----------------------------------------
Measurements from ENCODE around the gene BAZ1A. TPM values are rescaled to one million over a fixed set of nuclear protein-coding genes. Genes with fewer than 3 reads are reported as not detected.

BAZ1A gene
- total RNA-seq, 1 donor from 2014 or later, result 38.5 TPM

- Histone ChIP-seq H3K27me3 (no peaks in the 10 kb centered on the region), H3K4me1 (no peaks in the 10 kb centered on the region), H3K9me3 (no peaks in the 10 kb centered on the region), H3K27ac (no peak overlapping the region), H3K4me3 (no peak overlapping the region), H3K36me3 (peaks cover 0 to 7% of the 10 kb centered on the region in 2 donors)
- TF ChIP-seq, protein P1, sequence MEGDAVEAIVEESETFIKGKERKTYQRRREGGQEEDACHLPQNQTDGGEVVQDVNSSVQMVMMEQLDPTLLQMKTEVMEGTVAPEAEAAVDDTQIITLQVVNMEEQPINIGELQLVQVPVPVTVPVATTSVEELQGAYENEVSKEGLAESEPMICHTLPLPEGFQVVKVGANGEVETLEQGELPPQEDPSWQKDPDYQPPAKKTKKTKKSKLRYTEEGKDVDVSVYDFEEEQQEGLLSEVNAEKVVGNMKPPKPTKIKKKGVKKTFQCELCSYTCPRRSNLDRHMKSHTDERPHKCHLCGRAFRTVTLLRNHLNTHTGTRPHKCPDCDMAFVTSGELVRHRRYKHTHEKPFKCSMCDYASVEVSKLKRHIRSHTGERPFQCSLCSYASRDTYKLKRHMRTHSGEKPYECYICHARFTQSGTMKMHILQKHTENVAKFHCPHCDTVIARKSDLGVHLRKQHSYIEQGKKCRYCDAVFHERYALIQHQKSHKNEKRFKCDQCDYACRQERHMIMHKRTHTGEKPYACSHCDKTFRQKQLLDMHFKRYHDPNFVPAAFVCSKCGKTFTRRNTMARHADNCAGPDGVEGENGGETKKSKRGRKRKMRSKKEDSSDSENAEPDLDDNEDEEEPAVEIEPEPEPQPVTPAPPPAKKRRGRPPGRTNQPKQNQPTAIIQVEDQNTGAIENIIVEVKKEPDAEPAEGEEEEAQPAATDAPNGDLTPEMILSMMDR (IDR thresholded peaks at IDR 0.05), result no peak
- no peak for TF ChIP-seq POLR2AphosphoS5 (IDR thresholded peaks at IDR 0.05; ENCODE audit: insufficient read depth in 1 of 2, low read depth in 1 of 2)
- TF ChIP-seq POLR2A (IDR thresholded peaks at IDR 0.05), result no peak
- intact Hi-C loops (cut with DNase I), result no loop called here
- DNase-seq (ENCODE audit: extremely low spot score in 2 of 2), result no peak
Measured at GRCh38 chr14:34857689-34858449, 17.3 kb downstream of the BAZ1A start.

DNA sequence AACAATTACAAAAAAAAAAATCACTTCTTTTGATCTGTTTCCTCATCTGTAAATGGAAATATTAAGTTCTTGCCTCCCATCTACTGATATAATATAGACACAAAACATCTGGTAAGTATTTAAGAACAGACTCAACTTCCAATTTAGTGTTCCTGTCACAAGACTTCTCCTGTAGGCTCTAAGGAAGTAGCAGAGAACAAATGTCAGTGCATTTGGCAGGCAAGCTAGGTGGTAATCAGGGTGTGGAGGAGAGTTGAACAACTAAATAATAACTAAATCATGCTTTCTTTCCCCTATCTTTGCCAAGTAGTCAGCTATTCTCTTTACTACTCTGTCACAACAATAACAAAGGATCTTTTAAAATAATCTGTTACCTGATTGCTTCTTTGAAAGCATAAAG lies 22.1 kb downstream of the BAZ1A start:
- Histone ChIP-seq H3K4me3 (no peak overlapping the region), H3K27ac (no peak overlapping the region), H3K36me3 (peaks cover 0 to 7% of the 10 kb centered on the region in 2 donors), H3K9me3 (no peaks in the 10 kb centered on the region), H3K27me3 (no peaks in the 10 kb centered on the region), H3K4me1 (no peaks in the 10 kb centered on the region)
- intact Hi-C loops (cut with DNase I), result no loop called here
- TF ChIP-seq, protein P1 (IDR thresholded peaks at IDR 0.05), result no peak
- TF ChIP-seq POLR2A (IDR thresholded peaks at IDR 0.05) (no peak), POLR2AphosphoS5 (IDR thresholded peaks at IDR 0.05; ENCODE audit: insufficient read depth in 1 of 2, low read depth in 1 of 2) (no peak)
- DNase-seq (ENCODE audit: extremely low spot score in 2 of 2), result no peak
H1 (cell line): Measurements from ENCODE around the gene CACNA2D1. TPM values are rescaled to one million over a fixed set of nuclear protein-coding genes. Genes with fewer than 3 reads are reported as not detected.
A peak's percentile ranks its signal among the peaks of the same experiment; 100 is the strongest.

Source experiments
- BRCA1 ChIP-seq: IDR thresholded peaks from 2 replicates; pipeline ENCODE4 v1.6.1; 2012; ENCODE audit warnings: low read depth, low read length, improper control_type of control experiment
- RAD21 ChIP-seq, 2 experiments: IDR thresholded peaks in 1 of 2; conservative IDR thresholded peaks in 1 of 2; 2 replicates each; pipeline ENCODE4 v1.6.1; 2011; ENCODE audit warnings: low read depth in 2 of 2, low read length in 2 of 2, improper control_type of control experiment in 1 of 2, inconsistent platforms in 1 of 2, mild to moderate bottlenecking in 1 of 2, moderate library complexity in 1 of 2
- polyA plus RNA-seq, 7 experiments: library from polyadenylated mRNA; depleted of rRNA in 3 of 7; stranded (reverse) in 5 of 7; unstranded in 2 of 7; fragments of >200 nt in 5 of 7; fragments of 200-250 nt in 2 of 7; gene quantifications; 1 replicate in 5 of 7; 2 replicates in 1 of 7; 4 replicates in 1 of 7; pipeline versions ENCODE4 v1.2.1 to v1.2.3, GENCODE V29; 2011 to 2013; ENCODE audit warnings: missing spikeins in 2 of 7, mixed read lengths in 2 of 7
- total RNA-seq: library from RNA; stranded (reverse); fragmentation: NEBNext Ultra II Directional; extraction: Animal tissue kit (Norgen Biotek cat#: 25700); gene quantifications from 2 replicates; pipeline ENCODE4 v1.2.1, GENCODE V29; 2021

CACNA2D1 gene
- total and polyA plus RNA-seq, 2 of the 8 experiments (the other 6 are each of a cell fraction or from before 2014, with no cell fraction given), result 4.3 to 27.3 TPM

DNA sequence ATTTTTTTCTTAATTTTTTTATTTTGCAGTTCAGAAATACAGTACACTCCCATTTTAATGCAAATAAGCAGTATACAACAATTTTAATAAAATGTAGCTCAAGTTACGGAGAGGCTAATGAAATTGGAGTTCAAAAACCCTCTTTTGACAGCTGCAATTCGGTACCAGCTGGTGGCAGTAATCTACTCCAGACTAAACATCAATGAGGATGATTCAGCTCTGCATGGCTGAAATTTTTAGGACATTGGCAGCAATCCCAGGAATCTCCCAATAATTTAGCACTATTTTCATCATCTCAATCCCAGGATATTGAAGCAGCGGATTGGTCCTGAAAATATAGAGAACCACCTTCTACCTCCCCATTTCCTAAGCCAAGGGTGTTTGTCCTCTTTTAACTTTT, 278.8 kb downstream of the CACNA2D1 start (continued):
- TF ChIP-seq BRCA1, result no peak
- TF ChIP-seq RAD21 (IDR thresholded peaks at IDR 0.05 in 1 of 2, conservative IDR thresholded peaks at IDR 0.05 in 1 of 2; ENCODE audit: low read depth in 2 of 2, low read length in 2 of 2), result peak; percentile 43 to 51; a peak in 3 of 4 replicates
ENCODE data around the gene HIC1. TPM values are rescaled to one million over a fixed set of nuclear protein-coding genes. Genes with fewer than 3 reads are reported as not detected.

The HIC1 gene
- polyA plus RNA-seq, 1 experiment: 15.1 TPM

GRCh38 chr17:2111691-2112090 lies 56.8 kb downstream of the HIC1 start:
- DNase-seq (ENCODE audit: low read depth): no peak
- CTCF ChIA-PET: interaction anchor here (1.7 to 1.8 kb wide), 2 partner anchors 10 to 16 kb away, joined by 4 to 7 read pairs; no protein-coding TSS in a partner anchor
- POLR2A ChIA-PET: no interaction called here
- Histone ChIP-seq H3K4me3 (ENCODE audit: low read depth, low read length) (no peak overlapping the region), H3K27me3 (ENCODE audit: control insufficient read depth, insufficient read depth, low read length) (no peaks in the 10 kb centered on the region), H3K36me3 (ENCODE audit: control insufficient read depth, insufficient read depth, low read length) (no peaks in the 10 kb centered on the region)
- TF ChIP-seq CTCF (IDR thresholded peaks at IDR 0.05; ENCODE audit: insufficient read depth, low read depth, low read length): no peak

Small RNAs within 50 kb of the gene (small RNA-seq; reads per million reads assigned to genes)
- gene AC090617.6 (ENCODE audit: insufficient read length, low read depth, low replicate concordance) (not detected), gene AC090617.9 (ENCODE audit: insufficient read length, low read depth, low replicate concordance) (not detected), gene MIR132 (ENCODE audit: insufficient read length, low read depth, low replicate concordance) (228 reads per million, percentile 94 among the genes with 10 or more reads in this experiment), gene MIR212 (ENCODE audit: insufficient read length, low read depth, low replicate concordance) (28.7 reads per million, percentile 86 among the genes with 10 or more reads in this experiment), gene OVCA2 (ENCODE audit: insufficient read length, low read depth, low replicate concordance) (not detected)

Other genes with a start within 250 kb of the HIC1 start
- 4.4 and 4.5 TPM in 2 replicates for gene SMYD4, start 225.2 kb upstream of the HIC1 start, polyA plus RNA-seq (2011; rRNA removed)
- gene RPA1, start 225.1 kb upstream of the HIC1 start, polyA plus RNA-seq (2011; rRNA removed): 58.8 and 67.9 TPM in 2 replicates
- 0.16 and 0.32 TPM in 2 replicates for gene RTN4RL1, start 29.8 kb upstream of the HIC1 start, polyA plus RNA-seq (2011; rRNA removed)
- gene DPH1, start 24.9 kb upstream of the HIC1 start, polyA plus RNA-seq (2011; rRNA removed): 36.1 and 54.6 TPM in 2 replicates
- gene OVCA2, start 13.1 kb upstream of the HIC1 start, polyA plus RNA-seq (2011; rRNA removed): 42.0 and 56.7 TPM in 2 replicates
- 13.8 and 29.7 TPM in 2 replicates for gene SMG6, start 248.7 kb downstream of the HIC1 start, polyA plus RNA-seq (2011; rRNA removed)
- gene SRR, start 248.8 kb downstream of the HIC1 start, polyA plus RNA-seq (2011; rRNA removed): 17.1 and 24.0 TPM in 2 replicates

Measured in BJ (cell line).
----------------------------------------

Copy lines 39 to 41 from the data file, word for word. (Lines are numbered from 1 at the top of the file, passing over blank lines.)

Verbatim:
- gene AC090617.6 (ENCODE audit: insufficient read length, low read depth, low replicate concordance) (not detected), gene AC090617.9 (ENCODE audit: insufficient read length, low read depth, low replicate concordance) (not detected), gene MIR132 (ENCODE audit: insufficient read length, low read depth, low replicate concordance) (228 reads per million, percentile 94 among the genes with 10 or more reads in this experiment), gene MIR212 (ENCODE audit: insufficient read length, low read depth, low replicate concordance) (28.7 reads per million, percentile 86 among the genes with 10 or more reads in this experiment), gene OVCA2 (ENCODE audit: insufficient read length, low read depth, low replicate concordance) (not detected)

Other genes with a start within 250 kb of the HIC1 start
- 4.4 and 4.5 TPM in 2 replicates for gene SMYD4, start 225.2 kb upstream of the HIC1 start, polyA plus RNA-seq (2011; rRNA removed)